The Nourished Kitchen
By Jennifer McGruther
Published by 10 Speed Press

Eating like our ancestors is the basis for this book, what the author calls a traditional foods lifestyle. What does this mean? Eating fruits and vegetables when they are in season. Eating meat from pasture-raised animals or wild game. Making things like bread and yogurt instead of buying the significantly less-healthy processed versions from the grocery store. Basically eating like our grandparents and generations before them did, when there was no such thing as convenience or fast food.

I love this style of cooking. In this book, it’s really more of a lifestyle. The author shows how to make many foods that most people buy from the grocery store from scratch, like bread and yogurt. Recipes include everything from beverages  – water kefir, ginger beer and beet kvass to name a few – to desserts like the Portugal Cake that I can’t wait to try. In between there are simple recipes that will please many people (buttered spinach, braised short ribs and honey custard) and some dishes for more adventurous eaters and cooks (smoked salmon roe, stewed beef heart, and chicken foot broth, to name a few). So the snout to tail philosophy of butchering is also employed in the traditional foods kitchen.

This is an excellent book for cooks who would like to move away from cooking with processed foods. The articles and recipe descriptions give cooks and readers additional information on the foods, from how the author serves a dish to the nutritional benefits in preparing food the old-fashioned way. The recipes are nicely written and many come with accompanying photographs. I have really enjoyed reading this book and can’t wait to try more of the recipes.

About the author: JENNIFER MCGRUTHER is a food educator and the author and creator of the award-winning traditional foods website, Nourished Kitchen ( She teaches workshops on traditional foods, fermentation, and food activism. Jennifer lives with her husband and son in the central mountains of Colorado where she and her husband started and managed a farmers market for seven years. Her work emphasizes traditional, from-scratch cooking with a focus on farm-to-table recipes. You can also find out about The Nourished Kitchen on Facebook, Twitter, Pinterest, and Instagram.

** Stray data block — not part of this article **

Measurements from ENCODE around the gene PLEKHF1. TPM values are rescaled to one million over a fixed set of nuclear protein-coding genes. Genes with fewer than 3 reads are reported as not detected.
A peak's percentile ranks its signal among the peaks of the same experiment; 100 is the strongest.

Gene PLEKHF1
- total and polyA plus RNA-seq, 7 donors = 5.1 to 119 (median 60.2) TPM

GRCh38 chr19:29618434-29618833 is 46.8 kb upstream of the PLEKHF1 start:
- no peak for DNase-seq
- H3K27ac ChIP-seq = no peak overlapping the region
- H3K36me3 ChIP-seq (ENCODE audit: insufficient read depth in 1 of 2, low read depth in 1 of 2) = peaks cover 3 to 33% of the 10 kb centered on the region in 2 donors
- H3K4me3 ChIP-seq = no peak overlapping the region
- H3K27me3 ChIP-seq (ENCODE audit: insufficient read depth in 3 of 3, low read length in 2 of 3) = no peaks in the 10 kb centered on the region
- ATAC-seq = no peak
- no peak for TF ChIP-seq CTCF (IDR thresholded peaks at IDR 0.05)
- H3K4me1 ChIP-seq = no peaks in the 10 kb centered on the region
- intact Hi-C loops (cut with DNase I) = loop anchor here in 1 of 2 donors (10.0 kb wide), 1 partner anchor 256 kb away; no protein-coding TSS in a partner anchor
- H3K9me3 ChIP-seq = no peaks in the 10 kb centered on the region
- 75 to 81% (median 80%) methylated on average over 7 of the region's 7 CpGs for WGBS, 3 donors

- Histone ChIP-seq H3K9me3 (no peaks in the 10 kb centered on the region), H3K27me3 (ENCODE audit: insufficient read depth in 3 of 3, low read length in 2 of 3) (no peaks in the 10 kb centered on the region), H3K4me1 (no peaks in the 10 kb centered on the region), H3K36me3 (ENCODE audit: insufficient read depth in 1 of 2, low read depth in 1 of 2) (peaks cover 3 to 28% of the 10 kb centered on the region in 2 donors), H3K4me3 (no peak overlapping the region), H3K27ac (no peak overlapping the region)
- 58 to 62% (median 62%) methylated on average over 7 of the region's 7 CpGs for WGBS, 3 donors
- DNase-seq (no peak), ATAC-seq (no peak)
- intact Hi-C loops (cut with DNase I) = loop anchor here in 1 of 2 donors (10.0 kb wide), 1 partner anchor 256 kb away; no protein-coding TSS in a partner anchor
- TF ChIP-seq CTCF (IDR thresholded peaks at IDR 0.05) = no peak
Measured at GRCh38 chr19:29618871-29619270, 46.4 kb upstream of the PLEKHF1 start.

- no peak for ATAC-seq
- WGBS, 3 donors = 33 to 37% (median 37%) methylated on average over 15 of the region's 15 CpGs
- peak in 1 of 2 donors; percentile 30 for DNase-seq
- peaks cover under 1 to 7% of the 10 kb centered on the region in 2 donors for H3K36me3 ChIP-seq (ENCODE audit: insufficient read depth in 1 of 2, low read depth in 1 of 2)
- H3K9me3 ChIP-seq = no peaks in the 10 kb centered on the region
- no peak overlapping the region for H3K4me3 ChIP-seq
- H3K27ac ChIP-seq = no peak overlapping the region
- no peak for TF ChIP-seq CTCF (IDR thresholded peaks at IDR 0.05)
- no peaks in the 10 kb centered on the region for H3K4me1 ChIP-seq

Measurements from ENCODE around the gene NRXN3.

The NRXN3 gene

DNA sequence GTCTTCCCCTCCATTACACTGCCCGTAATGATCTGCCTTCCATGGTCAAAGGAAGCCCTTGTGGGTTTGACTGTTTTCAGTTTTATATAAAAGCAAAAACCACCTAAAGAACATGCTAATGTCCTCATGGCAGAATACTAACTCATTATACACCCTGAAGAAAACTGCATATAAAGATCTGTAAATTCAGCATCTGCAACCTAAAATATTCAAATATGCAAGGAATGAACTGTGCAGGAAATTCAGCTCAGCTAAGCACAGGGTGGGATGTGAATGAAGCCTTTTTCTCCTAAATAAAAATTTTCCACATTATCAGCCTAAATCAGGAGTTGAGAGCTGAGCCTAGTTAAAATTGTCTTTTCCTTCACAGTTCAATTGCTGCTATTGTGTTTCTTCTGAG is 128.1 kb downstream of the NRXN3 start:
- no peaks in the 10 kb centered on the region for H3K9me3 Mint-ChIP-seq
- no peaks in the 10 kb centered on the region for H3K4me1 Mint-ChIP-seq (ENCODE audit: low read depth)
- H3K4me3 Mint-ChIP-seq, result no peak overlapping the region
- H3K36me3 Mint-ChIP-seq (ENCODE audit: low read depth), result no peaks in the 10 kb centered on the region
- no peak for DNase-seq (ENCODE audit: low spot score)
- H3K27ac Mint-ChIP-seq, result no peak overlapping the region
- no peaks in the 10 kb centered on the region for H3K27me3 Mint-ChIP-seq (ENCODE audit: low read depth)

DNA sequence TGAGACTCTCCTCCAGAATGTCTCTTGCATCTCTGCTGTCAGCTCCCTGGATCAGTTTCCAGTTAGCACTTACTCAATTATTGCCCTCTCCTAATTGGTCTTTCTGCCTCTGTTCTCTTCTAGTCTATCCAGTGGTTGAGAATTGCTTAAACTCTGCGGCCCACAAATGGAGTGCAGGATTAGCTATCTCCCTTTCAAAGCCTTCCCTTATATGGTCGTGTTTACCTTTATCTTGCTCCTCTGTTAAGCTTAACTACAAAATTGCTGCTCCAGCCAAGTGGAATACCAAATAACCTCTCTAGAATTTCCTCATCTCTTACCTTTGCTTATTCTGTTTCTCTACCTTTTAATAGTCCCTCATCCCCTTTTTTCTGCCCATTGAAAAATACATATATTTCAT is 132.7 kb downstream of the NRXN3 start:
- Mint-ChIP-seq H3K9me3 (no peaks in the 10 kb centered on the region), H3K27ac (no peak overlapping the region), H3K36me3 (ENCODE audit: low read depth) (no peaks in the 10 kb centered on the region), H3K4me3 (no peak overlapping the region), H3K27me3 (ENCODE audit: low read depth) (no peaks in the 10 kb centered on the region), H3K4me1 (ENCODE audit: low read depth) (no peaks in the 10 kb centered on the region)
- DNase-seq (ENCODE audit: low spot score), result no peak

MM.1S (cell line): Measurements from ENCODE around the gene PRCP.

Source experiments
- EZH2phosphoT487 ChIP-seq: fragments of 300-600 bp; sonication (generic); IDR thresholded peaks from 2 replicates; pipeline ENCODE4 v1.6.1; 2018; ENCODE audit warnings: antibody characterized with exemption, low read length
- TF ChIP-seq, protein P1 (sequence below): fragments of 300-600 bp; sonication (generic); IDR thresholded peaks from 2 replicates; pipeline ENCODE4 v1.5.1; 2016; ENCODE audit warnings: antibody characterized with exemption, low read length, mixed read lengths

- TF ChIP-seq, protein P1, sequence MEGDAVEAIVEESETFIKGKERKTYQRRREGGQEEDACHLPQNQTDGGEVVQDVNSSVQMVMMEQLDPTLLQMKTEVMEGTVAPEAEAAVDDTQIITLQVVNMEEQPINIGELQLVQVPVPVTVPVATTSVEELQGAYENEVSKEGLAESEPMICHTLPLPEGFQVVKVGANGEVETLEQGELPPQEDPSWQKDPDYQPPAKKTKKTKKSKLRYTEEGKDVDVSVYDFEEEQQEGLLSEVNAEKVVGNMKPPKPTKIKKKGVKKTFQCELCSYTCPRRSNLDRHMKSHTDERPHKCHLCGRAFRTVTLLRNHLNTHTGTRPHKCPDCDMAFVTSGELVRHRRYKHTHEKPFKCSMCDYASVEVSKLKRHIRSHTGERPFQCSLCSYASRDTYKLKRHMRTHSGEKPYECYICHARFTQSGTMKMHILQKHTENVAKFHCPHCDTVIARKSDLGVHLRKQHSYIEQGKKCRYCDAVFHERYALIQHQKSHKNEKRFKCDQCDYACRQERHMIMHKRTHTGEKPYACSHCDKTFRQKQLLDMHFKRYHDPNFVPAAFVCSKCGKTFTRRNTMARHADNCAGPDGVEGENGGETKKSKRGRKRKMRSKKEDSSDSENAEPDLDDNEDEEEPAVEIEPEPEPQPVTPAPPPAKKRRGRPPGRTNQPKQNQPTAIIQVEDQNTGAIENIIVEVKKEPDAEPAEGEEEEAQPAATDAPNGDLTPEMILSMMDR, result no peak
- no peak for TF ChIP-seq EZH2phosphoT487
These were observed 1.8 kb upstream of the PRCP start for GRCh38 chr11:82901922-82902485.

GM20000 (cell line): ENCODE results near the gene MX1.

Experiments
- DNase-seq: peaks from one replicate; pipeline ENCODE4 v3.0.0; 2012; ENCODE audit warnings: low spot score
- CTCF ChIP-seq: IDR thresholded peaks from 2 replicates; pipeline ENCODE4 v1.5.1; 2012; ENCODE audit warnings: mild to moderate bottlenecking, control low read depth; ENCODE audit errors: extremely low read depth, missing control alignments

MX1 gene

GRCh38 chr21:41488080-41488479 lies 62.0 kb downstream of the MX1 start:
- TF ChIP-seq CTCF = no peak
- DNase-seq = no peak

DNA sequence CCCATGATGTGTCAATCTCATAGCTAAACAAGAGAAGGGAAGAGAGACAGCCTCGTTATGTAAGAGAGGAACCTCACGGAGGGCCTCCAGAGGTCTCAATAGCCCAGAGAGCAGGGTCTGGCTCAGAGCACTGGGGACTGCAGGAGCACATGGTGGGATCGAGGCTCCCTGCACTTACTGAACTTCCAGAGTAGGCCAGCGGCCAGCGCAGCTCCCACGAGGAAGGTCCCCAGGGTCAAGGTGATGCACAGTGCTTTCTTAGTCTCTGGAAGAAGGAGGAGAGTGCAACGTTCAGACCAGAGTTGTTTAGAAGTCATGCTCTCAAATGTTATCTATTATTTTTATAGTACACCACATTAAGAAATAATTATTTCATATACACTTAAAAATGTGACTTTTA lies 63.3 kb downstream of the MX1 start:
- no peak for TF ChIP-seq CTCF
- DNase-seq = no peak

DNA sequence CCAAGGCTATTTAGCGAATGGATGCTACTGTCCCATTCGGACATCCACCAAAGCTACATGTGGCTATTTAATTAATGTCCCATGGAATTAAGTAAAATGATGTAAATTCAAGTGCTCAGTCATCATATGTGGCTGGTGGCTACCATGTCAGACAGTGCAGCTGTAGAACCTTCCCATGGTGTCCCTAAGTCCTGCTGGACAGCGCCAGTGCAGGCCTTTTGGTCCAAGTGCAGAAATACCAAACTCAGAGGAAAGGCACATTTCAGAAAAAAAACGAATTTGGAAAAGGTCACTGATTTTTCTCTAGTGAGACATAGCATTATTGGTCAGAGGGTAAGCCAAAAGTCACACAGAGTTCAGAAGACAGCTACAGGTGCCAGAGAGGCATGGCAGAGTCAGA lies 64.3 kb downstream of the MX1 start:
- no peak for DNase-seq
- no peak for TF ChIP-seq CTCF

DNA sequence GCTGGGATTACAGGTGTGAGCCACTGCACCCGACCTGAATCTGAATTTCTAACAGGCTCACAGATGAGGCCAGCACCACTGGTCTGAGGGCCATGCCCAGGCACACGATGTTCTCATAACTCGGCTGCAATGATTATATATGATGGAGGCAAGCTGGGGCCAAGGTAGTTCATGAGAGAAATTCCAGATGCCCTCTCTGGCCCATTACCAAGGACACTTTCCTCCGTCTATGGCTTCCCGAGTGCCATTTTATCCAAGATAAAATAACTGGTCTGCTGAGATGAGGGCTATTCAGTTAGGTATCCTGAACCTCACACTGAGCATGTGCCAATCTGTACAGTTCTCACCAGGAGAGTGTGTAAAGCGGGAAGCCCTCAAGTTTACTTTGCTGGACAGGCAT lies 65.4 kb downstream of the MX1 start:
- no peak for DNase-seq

I received this book from Blogging for Books for this review.

This post is part of Weekend Cooking at Beth Fish Reads

16 thoughts on “Cookbook Review: The Nourished Kitchen

  1. I like using the veggies I’ve grown in the garden over the summer, but some of these don’t sound like things I would do or try. You have me intrigued with Portugal Cake — I’m curious what that is exactly.

    1. Yes, some of the recipes were a bit “challenging” if you aren’t into the snout to tail sort of eating. 🙂

  2. Ideally, I would love to be able to move entirely away from processed and convenience foods but it’s really a matter of having enough time to cook everything from scratch. This book looks interesting, though, a place to start thinking in the right direction.

    1. Some of the recipes in this book are quite simple and quick to make. Definitely doable if you want to get away from processed foods.

    1. Yes! Real food, not chemicals that taste like some kind of food. 🙂 I’m going to be sad when my farmer’s market closes for the season at the end of this month. It’s a great source for many of the foods talked about in this cookbook.

  3. I love to see books like this. We eat very little processed or convenience foods and try to buy local as much as possible. I’ll have to check this out.

    1. It takes some work to eat like this, but if you are already interested in eating healthy foods this would be a great cookbook to check out.

  4. Though I’m awhile away from making my own yogurt and my budget doesn’t stretch for all pasture raised meat I’m definitely trying to eat less processed ingredients and more real food. This sounds like a book I’d be very interested in trying. Thanks for sharing!

    1. I have a yogurt maker and it’s very simple to use. There are several types of yogurt in this book and I don’t think you even need any special equipment for them. Different starter cultures make different styles of yogurt.

  5. I love the idea of this and try to eat as little processed food as possible, but I think in reality it would be far too time consuming to religiously stay true to this lifestyle. Especially if you have young kids 🙂 I do like eating in season and buying as much as I can from farmer’s markets…and trying to stick to grass fed meat or at least organic. I think I personally draw the line at making my own breads, etc – I’m not much of a baker 🙁

  6. I don’t mind cooking from scratch but it’s not always practical , I try to do so more often than not though

    Shelleyrae @ Book’d Out

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